• Device signals are more important than ever. We’ll see less experienced fraudsters attempting to open new accounts by impersonating business owners, sole proprietors and high-net-worth individuals. Running velocity checks against identified devices connected with identities will surface this quickly. Additionally, we anticipate that bad actors will apply credential stuffing to take advantage of potentially relaxed controls. Device signals allow you to determine differences from previous logins by your existing customers. If you are not currently using a device solution, Socure’s Sigma Device can be easily integrated into your system and velocity signals can be used almost immediately, and it’s free to Socure customers.
  • Avoid static rules in your onboarding decisioning. The use of blind rules with static velocity thresholds will result in excessive friction and the loss of good applicants to poor processes. Now more than ever, it’s important to have a process in place for identity fraud detection in banking and fintech organizations to intelligently process identity checks using up-to-date advanced analytics built into onboarding scores that dynamically detect anomalous behavioral patterns, suspicious linkages, inconsistencies in identity elements, and of course velocity. Socure is about to make our newest Sigma Identity v3.1 model available in production in the coming weeks. The model has been refreshed to include new fraud patterns discovered in 2022 and early 2023 fraud attacks. If you are a Socure customer or process your new applications through one of our partners, you can migrate to this new model almost immediately to lessen the impact of potential fraud attacks resulting from the current environment.
  • Risk score non-monetary account changes. The recent fallout will drive consumers to reconsider how they manage their accounts, and they may add additional authorized users to help protect their deposits if there is a sudden run. Fraudsters will look to mimic this to execute account takeovers (ATOs). It’s crucial to monitor all non-monetary changes of your deposit customers to identify which changes to phone, email or address are likely ATO attacks. We are asking our banking customers to score their non-monetary changes with Socure’s Sigma RiskScore and Correlation suite. These scores can quickly and frictionlessly help separate out non-suspicious account changes from those that may cause financial harm.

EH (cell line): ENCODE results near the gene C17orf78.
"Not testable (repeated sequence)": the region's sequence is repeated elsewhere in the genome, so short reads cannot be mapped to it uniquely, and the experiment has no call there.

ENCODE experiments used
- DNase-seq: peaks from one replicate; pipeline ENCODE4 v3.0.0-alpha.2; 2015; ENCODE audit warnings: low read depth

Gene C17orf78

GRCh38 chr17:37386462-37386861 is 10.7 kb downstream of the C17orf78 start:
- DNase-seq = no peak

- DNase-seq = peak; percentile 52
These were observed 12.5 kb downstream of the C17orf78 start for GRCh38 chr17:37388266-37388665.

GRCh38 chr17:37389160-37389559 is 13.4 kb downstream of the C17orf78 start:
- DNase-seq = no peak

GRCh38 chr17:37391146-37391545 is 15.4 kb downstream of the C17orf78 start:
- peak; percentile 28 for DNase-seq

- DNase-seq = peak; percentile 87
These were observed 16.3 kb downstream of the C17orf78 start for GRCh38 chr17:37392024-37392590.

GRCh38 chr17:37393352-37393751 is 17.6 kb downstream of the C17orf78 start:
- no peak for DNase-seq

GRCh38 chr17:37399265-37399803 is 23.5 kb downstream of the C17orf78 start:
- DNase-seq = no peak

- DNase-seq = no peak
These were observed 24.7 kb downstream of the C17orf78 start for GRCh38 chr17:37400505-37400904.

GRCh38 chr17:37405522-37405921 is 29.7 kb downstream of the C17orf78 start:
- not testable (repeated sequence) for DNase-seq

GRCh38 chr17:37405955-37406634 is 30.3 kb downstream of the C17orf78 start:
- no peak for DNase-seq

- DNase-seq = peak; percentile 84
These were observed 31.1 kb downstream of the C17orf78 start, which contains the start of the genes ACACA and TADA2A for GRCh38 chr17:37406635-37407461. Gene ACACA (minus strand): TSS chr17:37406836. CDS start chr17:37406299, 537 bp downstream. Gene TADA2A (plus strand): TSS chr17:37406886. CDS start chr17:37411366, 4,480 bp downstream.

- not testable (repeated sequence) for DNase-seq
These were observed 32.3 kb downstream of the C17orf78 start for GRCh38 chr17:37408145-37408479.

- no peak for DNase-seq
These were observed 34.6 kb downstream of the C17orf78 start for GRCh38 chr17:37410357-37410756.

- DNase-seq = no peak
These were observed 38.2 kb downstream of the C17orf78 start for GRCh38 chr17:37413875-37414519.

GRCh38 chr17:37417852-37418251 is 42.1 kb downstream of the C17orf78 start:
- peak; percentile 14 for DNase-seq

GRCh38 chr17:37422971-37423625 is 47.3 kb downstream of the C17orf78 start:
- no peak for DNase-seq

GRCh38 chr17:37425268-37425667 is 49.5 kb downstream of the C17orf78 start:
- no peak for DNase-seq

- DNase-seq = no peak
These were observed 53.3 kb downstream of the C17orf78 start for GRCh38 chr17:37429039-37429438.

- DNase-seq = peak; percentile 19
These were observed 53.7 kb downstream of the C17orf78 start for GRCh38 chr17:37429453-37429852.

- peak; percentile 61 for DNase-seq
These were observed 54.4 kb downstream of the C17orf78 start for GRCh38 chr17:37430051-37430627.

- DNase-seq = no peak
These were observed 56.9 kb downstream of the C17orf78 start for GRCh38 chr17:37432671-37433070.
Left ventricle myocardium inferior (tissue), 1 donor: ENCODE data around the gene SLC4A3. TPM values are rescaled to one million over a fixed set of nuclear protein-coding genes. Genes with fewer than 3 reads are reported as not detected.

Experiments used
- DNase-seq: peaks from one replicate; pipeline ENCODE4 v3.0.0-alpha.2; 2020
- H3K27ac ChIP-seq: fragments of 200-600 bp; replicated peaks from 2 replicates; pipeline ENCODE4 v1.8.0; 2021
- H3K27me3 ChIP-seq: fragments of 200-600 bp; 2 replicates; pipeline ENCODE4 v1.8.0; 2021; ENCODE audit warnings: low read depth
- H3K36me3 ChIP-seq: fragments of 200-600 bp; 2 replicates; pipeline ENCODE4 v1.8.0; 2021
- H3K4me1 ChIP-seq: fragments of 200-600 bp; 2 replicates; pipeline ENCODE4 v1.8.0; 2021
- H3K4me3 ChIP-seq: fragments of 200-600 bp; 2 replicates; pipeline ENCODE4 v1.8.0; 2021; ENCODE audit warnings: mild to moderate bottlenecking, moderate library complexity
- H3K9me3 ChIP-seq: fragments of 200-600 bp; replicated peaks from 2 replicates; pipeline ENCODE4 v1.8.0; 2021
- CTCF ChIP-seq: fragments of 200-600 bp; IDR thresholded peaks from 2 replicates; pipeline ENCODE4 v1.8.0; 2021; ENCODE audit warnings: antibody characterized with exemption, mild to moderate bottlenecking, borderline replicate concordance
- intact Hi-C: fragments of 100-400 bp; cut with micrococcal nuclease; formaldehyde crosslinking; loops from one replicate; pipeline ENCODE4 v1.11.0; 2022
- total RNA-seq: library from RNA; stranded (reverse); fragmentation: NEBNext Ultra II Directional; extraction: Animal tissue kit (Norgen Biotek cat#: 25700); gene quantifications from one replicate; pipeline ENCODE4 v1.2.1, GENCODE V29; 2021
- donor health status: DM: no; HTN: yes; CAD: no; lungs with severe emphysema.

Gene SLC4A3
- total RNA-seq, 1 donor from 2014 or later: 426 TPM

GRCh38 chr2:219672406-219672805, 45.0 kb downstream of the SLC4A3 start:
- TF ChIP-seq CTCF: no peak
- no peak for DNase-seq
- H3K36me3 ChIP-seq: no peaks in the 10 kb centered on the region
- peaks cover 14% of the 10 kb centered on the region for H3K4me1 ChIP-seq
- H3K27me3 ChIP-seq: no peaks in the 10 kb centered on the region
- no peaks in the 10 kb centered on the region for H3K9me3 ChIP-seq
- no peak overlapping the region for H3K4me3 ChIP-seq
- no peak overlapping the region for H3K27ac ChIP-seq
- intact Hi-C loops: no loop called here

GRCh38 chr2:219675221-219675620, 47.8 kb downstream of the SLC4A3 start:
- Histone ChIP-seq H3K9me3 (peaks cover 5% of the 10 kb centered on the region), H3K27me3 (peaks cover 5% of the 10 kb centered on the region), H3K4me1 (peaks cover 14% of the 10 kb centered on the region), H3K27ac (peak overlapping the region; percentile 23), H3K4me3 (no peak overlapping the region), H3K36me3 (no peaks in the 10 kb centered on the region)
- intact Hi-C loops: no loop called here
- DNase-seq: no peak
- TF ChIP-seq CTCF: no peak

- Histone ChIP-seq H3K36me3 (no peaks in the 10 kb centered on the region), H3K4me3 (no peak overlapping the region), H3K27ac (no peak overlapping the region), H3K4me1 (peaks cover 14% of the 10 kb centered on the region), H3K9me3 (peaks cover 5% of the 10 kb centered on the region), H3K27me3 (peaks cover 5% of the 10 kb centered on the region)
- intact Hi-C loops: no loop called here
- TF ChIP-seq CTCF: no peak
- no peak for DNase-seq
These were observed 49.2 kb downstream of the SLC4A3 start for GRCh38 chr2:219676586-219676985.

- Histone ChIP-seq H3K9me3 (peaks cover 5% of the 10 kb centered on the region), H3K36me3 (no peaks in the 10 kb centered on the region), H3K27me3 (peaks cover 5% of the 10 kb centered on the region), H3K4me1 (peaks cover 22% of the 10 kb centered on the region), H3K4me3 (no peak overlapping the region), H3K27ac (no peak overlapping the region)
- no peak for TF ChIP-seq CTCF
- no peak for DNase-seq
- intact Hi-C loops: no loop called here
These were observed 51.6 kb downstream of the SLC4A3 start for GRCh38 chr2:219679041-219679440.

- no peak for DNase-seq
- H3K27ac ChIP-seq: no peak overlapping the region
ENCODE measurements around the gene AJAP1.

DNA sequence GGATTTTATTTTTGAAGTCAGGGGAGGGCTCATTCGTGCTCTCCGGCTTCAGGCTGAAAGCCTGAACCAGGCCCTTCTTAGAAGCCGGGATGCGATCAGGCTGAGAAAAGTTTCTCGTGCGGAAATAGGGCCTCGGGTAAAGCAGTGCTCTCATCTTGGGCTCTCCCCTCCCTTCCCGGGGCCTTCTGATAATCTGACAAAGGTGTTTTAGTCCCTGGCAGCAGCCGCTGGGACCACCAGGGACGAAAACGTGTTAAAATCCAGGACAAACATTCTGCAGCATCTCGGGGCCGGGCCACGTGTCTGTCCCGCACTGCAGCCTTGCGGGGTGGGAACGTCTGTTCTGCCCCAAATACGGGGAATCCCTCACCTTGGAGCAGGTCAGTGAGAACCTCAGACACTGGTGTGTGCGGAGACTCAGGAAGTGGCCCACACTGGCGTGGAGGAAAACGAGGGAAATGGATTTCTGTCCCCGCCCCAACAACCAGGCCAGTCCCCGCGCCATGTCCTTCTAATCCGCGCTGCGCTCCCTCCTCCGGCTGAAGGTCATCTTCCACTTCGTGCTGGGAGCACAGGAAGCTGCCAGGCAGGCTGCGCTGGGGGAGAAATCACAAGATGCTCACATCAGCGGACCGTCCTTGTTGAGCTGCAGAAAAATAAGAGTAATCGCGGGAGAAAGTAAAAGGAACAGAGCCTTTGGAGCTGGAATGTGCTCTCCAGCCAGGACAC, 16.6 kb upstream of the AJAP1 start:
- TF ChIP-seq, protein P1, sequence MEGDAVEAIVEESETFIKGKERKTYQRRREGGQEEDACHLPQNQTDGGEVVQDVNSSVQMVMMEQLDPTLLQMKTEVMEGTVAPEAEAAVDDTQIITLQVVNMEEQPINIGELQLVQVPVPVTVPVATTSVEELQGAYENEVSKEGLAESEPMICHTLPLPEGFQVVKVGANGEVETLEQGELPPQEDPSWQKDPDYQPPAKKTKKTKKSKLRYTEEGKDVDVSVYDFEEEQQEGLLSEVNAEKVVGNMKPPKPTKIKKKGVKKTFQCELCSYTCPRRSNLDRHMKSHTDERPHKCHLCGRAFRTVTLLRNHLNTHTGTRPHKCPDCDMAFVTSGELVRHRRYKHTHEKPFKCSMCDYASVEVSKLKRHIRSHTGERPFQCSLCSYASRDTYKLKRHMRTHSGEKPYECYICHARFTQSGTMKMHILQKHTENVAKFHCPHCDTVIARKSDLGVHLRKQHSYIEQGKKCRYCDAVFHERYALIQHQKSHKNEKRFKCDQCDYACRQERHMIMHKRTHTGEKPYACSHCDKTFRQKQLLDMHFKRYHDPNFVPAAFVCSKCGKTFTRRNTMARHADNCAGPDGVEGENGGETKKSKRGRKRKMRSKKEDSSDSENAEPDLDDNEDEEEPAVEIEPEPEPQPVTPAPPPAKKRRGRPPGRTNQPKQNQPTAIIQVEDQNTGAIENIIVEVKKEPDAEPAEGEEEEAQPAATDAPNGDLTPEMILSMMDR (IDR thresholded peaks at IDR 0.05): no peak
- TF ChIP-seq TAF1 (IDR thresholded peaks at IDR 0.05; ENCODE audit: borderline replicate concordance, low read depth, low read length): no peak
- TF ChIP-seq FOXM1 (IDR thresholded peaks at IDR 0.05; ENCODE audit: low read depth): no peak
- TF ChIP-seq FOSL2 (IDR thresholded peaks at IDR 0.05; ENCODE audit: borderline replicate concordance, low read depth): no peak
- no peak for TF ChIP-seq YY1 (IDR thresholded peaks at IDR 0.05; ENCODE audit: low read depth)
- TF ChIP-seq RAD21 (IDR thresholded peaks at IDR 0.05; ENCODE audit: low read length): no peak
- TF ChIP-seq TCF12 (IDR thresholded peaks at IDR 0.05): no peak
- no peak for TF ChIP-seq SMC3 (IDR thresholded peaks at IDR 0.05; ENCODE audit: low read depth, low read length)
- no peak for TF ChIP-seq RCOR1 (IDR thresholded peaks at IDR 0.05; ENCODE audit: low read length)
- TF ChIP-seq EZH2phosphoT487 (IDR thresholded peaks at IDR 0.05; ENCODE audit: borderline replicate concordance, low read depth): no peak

• Watch out for synthetic identity fraud attacks. We have seen a dramatic increase in synthetic identity fraud during and following COVID, with increasing attacks on deposit and investment accounts at both fintechs and traditional FIs. We expect bad actors to take advantage of all of the new account openings as a result of the recent bank failures, and in fact, we are already seeing an uptick in the percentage of apps that are likely synthetic across the banking sector. As a result, we believe it is crucial to apply synthetic fraud monitoring at onboarding. Please be aware, if you are relying on your CIP KYC program to stop synthetic identity fraud, you are leaving the door open to synthetic fraud attacks.
  • Automate as much of the onboarding process as possible to better manage spikes in new account applications. Should you be experiencing higher volume, high-value transactions, you may consider increasing the use of electronic document verification technology as a faster and more accurate alternative to some manual processing. Document verification with selfie ID verification can be used both at the point of account high-value account funding or outbound account wire transfer initiation to drive additional verification without additional manual intervention.

Funding new accounts

As you establish new accounts, you will need to apply risk controls to post-day zero events ranging from account funding to the release of initial, potentially high-risk wires and disbursements. This is an important time to apply a comprehensive, identity verification software, such as Socure’s Account Intelligence (SAI) account validation.

  • Validate new funding sources. There will be a high concentration of new funding events alongside an onslaught of onboarding. Establish account validation before all deposits, disbursements and on credit payments that increase “available-to-buy” limits.
  • Validate recipients before approving any high-value wires. Many institutions see more risk in high-value transactions that occur within the first day or two of establishing an account, but in this scenario that pattern will be typical. It is crucial to leverage intelligent account validation against recipients before high-value wires are placed.